Saving the skunks, one slashed yogurt cup at a time

It’s probably unfair to single out Yoplait, since every single serving of yogurt comes in a plastic container that could get lodged on a small animal’s head. But watch this, and you may never buy Yoplait again.

It’s a police-cam video that could be heartwarming — policeman saves cute skunk from agonizing death! — but for the fact that you just know if it happened to this little guy on a city street, it’s happening to hundreds of others out of sight who won’t be rescued.

That cuts a dozen w’s off my awwwww.

I wrote about this, and other environmental atrocities,  in a column you can find here. Yup, you can be a conservative and still hate plastic and what it’s doing to the planet.

Here’s a Facebook page about the Yoplait cups, and here’s a petition asking for a redesign.

Here’s the sly, smart video about the majestic plastic bag’s inspiring journey to the sea. (“Our bag manages to escape the Yorkie’s talons!”)

Check your toothpaste for the microscrubbers.  Mine had them, as did some of my daughter’s exfoliating cleansers.   With all the natural grainy stuff available out there – sugar, ground nuts, cornmeal, grits for that matter — I still can’t wrap my mind around some capitalist deviant thinking, “Hey!  Here’s a great idea!  Let’s put tiny bits of plastic in our children’s toothpaste!”

So slash through your yogurt cups before you put them in the trash, please.  And because you can’t take the South out of the girl, here’s the greatest homemade scrub ever:  grits and honey.

Review, Bike Battles

At the beginning of his engaging history of bicycling, James Longhurst, “mediocre middle-aged recreational cyclist” declares a motive: “I have a stake in this topic because I wish avoid being run over.”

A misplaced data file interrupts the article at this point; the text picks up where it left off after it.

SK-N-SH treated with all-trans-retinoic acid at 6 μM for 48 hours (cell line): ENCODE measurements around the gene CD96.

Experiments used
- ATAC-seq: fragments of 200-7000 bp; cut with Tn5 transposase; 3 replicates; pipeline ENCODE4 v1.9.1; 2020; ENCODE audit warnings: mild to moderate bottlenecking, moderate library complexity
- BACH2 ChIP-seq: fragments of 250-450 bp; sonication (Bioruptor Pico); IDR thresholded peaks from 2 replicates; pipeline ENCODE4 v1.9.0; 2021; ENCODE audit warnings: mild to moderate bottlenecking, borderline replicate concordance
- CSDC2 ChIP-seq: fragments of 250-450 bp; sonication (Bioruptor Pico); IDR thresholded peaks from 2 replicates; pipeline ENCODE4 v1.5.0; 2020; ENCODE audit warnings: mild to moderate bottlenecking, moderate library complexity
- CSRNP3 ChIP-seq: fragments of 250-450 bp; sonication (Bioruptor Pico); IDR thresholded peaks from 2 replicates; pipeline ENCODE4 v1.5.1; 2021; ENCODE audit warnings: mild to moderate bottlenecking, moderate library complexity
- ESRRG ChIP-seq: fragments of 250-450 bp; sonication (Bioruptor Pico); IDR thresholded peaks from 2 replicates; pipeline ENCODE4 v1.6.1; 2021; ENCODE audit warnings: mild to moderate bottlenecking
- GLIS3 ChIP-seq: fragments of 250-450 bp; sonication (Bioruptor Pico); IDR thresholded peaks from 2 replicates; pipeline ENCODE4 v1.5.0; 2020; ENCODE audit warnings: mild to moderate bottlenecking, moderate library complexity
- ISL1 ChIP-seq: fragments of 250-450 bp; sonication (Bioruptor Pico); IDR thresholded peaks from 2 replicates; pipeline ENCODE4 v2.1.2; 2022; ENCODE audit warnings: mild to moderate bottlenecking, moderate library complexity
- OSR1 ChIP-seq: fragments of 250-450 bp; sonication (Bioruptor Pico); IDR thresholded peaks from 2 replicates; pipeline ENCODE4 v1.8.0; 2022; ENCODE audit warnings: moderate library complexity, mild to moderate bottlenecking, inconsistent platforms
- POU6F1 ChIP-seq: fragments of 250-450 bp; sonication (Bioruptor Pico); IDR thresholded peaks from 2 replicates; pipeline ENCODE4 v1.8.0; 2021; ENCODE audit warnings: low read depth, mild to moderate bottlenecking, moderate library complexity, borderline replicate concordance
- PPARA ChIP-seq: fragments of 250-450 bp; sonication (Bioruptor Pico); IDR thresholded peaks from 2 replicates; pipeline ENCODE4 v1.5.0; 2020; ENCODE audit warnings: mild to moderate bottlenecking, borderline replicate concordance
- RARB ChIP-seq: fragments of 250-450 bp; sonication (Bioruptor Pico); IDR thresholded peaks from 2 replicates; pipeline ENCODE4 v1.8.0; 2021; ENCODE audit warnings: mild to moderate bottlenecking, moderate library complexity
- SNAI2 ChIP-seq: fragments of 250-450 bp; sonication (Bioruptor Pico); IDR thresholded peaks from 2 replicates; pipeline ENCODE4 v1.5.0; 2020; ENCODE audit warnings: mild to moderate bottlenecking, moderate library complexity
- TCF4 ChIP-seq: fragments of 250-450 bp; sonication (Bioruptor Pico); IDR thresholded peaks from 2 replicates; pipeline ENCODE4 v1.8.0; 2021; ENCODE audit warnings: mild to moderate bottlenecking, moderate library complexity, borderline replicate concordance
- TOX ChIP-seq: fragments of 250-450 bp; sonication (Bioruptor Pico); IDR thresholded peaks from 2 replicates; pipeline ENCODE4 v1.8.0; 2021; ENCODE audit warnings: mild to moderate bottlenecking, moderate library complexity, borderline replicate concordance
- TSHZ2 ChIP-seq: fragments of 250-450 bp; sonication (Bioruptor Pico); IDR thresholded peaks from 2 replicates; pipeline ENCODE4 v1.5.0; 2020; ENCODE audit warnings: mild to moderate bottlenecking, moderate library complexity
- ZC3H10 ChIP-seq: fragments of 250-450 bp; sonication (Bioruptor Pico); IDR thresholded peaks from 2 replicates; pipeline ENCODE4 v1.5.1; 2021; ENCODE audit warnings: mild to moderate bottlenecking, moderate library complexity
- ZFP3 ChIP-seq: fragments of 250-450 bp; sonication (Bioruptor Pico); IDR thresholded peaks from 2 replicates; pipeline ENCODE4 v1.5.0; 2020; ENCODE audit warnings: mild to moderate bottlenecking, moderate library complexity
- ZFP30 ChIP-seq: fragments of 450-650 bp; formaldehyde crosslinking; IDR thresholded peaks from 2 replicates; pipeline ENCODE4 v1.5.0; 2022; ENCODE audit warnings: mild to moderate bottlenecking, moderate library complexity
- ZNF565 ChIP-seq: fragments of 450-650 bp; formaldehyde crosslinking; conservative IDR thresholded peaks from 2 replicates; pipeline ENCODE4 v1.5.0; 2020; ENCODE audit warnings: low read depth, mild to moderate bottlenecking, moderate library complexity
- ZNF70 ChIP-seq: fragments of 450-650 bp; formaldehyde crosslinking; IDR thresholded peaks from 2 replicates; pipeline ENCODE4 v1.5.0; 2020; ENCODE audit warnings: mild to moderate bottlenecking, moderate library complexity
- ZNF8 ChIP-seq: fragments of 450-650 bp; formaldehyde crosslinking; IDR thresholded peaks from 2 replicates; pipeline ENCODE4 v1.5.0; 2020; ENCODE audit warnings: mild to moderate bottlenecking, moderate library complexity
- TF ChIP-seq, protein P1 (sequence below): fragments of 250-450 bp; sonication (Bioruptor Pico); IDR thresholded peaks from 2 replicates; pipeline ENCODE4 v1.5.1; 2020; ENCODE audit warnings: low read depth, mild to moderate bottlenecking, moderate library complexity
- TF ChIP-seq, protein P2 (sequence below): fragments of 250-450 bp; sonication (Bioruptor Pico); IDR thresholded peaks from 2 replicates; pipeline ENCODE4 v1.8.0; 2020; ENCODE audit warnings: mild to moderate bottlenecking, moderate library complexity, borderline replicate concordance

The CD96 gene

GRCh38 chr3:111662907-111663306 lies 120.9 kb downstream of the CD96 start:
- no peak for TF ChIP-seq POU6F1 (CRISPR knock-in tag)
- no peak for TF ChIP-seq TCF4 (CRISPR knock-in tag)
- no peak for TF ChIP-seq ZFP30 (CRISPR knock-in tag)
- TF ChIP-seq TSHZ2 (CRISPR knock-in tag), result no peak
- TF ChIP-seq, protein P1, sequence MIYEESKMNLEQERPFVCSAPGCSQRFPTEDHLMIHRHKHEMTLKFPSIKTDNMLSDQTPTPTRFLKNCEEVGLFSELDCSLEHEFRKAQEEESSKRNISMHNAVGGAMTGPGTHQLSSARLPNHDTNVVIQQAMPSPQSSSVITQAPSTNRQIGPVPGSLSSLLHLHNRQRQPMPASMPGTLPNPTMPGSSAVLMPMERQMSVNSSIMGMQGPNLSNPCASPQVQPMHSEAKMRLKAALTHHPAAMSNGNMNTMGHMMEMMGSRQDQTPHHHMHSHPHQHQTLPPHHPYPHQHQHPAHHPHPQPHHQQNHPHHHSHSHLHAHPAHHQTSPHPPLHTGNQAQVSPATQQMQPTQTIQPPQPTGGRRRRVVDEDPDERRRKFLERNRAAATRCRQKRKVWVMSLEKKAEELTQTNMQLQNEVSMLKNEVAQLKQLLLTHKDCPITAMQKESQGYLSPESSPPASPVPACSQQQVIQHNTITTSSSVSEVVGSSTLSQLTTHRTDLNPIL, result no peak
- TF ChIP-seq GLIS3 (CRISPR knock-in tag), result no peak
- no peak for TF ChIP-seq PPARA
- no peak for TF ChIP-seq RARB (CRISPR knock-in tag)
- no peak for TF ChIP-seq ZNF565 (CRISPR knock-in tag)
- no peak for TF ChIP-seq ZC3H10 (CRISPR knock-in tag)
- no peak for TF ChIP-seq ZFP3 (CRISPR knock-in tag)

Modern-day wheelmen benefit from the dual interests of the associate professor of history at the University of Wisconsin-La Crosse who brings a keen, thoughtful and often amusing perspective to a topic at the forefront of governance today: the role of the bicycle on public roads.

To casual observer, the conflict that Longhurst dubs Bike Battles is a new one, emerging from a convergence of environmentally and health conscious cyclists growing in number and their presence on congested city streets. The casual observer, however, misses a lot. Bike battles go back to the early 19th century, when the invention of two-wheel transportation set off a continuing struggle that lands many cyclists in ditches, in morgues and in court.

In 1879, a British cyclist was charged and convicted with “driving furiously” – not the first documented incidence of road rage, but “riding a bicycle on a highway at a furious pace.” Then came legal tussels over whether a bicycle was to be considered a vehicle (yes, it was), whether or not U.S. states could ban them from public roads and private roads (many states and cities did) and whether a cyclist could be accountable if his chosen method of transportation frightened a horse, causing an accident that injured a person (depends).

With generous detail, Longhurst builds on the early legal battles of “the first golden age of American cycling” before vaulting into the changes wrought by the golden age of the automobile, which ultimately transformed bicycles from a pastime of patricians (a Chicago newspaper reported bicycling news under the heading “polite athletics” and its early devotees were typically male elites) to something that only children and strangely clad professional athletes.